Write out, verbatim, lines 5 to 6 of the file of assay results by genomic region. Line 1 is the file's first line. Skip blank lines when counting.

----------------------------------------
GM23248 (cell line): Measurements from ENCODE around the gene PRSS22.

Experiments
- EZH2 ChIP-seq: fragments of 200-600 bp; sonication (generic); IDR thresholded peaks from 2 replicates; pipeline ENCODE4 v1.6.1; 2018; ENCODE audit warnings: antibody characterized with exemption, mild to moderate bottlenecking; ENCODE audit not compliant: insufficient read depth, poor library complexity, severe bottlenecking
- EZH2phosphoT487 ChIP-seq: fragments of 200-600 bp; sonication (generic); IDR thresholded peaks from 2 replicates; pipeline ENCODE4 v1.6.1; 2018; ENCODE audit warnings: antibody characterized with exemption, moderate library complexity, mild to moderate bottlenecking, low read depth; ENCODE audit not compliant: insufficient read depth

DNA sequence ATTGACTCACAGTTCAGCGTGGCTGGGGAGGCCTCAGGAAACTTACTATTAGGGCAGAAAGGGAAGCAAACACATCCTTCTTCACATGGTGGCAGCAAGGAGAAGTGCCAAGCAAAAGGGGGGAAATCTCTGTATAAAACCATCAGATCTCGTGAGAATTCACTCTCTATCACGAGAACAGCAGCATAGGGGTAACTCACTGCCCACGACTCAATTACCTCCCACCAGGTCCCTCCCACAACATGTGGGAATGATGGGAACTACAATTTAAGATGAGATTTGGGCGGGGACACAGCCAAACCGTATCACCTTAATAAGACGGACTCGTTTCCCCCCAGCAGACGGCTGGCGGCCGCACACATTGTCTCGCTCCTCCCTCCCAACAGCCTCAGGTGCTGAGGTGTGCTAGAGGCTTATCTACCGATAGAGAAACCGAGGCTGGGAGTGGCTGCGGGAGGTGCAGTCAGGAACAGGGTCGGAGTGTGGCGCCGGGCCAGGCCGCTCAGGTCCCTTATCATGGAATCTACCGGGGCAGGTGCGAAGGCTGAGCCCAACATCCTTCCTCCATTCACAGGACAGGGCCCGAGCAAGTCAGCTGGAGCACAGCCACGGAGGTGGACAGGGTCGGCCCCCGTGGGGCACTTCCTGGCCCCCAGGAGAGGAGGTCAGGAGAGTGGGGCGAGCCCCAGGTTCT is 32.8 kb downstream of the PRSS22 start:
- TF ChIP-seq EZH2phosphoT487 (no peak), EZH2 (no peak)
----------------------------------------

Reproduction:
DNA sequence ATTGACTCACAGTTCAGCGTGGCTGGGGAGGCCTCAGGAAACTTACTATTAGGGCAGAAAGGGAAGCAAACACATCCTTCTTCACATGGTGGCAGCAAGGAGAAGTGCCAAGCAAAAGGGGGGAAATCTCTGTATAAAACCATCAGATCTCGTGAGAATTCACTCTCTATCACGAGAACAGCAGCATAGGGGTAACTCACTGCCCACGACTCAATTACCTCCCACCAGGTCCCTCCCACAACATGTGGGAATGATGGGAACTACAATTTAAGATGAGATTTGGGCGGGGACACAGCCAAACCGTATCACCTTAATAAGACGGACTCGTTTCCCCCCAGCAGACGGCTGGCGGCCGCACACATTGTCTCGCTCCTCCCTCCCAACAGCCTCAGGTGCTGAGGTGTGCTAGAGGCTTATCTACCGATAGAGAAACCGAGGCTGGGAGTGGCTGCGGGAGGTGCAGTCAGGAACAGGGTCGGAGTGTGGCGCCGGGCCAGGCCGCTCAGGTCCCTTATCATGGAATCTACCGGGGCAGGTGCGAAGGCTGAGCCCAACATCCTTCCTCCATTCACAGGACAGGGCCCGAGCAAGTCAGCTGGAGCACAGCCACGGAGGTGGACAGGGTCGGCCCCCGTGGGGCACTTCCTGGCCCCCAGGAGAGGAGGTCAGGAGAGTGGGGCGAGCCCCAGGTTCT is 32.8 kb downstream of the PRSS22 start:
- TF ChIP-seq EZH2phosphoT487 (no peak), EZH2 (no peak)